Does pelvic lymph node dissection (PNLD) have a role in the treatment of penile cancer? Eur Urol Suppl 2014;13;e60
Yap T.L.1 , Shabbir M. 1 , Cullen I.1 , Lucky M. 1 , Handalage C.2 , Jameson C.1 , Nigam R.3 , Malone P. 4 , Akkers C.1 , Freeman A. 1 , Muneer A. 1 , Minhas S. 1 1 University
College Hospital, Dept. of Urology, London, United Kingdom, 2 University College London Hospitals NHS Foundation Trust, Dept.
of Urology, London, United Kingdom, 3 Royal Surrey County Hospital NHS Trust, Dept. of Urology, Guildford, United Kingdom, 4 Royal Berkshire Hospital NHS Foundation Trust, Dept. of Urology, Reading, United Kingdom INTRODUCTION & OBJECTIVES: The role of pelvic lymph node dissection for penile carcinoma is controversial. The EAU guidelines advocate pelvic lymph node dissection (PLND) in patients if 2 or more inguinal nodes/extra-capsular spread are involved, although this is based upon limited evidence. The aim of this study was to assess the detection rate and outcome of patients who underwent PLND as recommended by the EAU guidelines. MATERIAL & METHODS: A retrospective review of 37 patients undergoing PLND for penile cancer between 2000- 2012 for pN2 disease was performed. Age, tumour stage, grade, subtype, lymphovascular invasion (LVI), number of positive inguinal lymph nodes (ILN) and presence of extra nodal spread (ENS) were assessed and correlated with PLN status and outcome data. Fisher’s exact and unpaired t tests were used for analysis, with log-rank test to compare Kaplan Meier survival curves in PLND positive and negative groups. P values < 0.05 were taken as statistically significant. RESULTS:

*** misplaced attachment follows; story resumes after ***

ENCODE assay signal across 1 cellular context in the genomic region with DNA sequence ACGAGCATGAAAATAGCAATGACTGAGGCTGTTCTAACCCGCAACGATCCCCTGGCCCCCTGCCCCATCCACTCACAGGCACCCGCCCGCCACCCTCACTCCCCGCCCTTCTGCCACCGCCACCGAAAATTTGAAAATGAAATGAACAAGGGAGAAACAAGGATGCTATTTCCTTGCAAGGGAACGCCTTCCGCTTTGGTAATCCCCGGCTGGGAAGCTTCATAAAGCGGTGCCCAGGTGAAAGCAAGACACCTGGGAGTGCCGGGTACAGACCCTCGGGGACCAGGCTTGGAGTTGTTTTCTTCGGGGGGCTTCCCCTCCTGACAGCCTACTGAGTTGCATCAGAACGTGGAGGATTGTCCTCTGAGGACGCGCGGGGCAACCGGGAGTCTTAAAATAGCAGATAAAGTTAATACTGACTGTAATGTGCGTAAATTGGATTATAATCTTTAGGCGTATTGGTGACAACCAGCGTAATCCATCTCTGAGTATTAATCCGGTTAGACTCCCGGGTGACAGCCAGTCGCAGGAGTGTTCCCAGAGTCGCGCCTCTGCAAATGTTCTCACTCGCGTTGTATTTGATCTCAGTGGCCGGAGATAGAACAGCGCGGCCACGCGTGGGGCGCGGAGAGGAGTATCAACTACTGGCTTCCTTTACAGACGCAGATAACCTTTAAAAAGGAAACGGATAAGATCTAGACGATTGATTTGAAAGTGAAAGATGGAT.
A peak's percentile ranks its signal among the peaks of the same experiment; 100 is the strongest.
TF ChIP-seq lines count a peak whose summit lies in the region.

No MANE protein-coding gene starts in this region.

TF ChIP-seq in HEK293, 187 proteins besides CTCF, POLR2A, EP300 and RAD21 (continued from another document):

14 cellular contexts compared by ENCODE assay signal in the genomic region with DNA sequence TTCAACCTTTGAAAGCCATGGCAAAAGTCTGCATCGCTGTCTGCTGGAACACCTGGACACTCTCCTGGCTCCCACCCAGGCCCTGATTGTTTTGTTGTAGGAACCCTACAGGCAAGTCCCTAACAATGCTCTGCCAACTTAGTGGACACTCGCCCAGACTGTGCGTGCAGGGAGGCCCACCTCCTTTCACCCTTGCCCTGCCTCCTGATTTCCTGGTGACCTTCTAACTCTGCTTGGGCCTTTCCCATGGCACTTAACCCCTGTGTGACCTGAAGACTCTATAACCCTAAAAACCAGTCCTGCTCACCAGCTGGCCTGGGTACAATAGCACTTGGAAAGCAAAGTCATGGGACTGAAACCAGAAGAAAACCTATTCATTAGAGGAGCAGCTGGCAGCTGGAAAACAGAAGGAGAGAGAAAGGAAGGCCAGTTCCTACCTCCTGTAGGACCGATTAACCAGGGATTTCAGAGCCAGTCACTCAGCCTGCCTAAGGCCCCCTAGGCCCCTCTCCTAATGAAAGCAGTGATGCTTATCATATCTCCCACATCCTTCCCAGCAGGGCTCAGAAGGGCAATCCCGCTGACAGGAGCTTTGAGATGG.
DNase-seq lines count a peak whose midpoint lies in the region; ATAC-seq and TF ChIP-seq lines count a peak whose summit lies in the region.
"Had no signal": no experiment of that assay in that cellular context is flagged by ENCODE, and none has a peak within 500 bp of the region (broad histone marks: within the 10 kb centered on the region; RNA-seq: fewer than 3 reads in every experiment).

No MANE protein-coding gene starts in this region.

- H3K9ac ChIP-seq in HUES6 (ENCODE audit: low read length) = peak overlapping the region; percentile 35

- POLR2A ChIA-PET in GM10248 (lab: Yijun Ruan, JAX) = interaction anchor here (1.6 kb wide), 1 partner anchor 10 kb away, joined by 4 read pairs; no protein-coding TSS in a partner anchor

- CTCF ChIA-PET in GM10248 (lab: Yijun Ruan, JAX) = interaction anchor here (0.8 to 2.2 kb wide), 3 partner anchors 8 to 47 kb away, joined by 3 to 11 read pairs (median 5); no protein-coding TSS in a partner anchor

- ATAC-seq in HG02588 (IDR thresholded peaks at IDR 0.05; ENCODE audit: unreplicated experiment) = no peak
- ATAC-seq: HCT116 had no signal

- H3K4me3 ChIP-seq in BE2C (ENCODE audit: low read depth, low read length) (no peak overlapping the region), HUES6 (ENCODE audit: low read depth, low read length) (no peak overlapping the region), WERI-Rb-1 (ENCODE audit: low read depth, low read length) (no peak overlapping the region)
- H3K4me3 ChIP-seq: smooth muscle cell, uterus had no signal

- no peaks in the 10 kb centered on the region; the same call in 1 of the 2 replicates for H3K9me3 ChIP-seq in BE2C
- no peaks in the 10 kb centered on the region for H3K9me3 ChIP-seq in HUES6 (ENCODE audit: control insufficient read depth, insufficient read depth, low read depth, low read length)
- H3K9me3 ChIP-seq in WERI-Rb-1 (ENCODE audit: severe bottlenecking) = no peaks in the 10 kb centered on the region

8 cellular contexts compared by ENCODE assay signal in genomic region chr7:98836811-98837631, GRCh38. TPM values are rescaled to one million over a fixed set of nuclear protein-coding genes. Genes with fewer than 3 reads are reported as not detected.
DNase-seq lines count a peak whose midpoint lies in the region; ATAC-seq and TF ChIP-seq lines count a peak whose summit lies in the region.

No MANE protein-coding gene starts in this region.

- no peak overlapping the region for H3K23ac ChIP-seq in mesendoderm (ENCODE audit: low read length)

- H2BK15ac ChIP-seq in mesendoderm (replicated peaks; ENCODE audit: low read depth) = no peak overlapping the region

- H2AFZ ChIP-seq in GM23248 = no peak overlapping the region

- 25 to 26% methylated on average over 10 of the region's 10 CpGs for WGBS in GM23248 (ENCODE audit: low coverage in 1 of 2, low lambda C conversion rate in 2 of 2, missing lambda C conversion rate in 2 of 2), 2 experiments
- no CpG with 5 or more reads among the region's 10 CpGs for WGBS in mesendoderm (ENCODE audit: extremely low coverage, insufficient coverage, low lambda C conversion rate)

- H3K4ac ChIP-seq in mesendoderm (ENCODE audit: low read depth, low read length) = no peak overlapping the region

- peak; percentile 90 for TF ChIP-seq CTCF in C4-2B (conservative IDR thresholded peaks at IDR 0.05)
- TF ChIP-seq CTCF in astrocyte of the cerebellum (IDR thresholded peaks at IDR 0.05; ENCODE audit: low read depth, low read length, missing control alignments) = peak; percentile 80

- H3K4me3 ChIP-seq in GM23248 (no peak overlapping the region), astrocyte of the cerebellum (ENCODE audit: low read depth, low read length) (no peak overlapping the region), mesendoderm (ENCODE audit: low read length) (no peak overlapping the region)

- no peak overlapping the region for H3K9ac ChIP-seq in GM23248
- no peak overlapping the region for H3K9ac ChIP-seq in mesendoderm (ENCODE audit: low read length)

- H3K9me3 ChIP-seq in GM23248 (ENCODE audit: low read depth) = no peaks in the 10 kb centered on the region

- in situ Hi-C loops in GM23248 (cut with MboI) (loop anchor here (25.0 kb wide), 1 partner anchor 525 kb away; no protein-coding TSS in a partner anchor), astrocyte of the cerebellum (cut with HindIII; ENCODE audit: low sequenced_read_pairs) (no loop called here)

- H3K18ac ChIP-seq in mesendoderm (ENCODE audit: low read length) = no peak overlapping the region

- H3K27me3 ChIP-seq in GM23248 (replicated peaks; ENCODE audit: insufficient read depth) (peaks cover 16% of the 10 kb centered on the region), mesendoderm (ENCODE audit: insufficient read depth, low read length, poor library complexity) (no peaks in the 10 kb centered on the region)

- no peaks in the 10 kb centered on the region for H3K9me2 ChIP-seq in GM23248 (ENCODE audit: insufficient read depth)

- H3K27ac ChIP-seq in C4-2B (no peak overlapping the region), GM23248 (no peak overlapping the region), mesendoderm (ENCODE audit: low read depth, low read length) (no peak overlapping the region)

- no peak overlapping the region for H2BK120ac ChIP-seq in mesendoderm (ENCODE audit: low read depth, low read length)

37 patients underwent PLND for pN2 disease. The median age at PLND was 58 years (range 23 – 78). Nine patients (24%) had positive pelvic disease. At three years post PLND, two men with positive pelvic nodes had died (at 335 & 578 days) whilst 8 men (29%) with negative pelvic nodes died (median 385 days, range 233 to 633 days). There was no significant difference in survival curves between positive and negative PLND at 3 years (Hazard ratio 0.9, 95% CI 0.2 to 4.1, p = 0.89), although numbers were small. None of the variables
assessed, including number of inguinal nodes, were significantly associated with pelvic node involvement. Mortality was not significantly associated with PLN status or age, in this small cohort. CT scanning had high sensitivity (86%) but low specificity (38%) for determining pelvic node involvement in patients who proceeded to PLND. CONCLUSIONS: PLND has a low yield (24%) in patients undergoing surgery by the EAU guidelines. There were no significant associations between age, stage, grade, LVI, ENS or number of ILN and the presence of PND. CT staging, though sensitive for pelvic nodal disease, has a high false positive rate. Mortality was not significantly associated with PLN status. Men with positive or negative PLND have no significantly different 3-year survival rates which suggest that PLND may not be beneficial to all men. More work will need to be done in a larger dataset which will be challenging in this rare malignancy.